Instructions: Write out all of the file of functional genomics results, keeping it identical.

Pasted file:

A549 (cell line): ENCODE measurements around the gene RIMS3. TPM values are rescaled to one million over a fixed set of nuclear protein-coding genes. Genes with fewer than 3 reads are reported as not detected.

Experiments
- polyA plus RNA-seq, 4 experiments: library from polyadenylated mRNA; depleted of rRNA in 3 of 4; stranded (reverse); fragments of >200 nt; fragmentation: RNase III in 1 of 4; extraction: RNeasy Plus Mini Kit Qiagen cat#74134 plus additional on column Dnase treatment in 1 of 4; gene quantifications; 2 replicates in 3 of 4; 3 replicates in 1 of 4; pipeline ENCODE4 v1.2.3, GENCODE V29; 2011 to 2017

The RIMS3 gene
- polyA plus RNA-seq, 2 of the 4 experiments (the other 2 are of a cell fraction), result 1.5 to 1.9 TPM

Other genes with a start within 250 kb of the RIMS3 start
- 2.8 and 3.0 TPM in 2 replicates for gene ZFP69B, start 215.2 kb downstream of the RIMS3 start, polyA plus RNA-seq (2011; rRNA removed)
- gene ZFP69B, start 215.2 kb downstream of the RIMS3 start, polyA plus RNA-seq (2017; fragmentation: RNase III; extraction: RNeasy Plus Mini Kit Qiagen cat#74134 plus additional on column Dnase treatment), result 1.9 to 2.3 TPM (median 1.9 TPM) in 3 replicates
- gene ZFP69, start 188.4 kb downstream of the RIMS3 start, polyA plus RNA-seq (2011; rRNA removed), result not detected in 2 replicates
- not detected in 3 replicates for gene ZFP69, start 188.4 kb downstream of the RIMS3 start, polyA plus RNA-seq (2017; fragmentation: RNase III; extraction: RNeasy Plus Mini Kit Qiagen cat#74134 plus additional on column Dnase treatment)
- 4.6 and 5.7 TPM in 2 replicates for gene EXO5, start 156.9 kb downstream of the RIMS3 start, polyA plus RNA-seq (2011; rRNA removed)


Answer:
A549 (cell line): ENCODE measurements around the gene RIMS3. TPM values are rescaled to one million over a fixed set of nuclear protein-coding genes. Genes with fewer than 3 reads are reported as not detected.

Experiments
- polyA plus RNA-seq, 4 experiments: library from polyadenylated mRNA; depleted of rRNA in 3 of 4; stranded (reverse); fragments of >200 nt; fragmentation: RNase III in 1 of 4; extraction: RNeasy Plus Mini Kit Qiagen cat#74134 plus additional on column Dnase treatment in 1 of 4; gene quantifications; 2 replicates in 3 of 4; 3 replicates in 1 of 4; pipeline ENCODE4 v1.2.3, GENCODE V29; 2011 to 2017

The RIMS3 gene
- polyA plus RNA-seq, 2 of the 4 experiments (the other 2 are of a cell fraction), result 1.5 to 1.9 TPM

Other genes with a start within 250 kb of the RIMS3 start
- 2.8 and 3.0 TPM in 2 replicates for gene ZFP69B, start 215.2 kb downstream of the RIMS3 start, polyA plus RNA-seq (2011; rRNA removed)
- gene ZFP69B, start 215.2 kb downstream of the RIMS3 start, polyA plus RNA-seq (2017; fragmentation: RNase III; extraction: RNeasy Plus Mini Kit Qiagen cat#74134 plus additional on column Dnase treatment), result 1.9 to 2.3 TPM (median 1.9 TPM) in 3 replicates
- gene ZFP69, start 188.4 kb downstream of the RIMS3 start, polyA plus RNA-seq (2011; rRNA removed), result not detected in 2 replicates
- not detected in 3 replicates for gene ZFP69, start 188.4 kb downstream of the RIMS3 start, polyA plus RNA-seq (2017; fragmentation: RNase III; extraction: RNeasy Plus Mini Kit Qiagen cat#74134 plus additional on column Dnase treatment)
- 4.6 and 5.7 TPM in 2 replicates for gene EXO5, start 156.9 kb downstream of the RIMS3 start, polyA plus RNA-seq (2011; rRNA removed)